Brad A. Greenberg is Intellectual Property Fellow at Columbia Law School’s Kernochan Center for Law, Media and the Arts. He writes primarily about laws that encourage, restrict, or regulate speech and technological development, with an emphasis on legal questions raised by new technologies; it at times draws on his previous career as a newspaper reporter. Recent publications include “Copyright Trolls and Presumptively Fair Uses,” 85 U. Colo. L. Rev. 53 (2014); “The Federal Media Shield Folly,” 91 Wash. U. L. Rev. 437 (2013); and “More Than Just a Formality: Instant Authorship and Copyright’s Opt-Out Future in the Digital Age,” 59 UCLA L. Rev. 1028 (2012). He offers the following thoughts on recent developments in media shield policy:
At the New York Times’ Sources + Secrets conference Friday, one panel took up a perennially popular piece of legislation among news organizations and industry groups: a so-called media shield law.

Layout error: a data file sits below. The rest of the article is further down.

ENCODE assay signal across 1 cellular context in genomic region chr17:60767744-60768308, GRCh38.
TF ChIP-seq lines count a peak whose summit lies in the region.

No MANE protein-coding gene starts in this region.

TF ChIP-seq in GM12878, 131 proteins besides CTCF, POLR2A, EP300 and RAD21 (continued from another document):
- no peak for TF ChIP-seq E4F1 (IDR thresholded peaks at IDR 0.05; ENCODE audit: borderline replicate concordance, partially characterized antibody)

Numerous media shield bills have been proposed in the 42 years since the Supreme Court ruled that the Constitution does not protect reporters from being compelled to testify; all proposals have failed. But the Free Flow of Information Act of 2013 appears different. The bill has bipartisan support, the endorsement of President Obama, and has already moved out of Senate committee. It has also been overwhelmingly supported by major news organizations and industry groups – reflected again at Sources + Secrets.
But there are at least three substantial challenges to the bill’s efficacy. Read More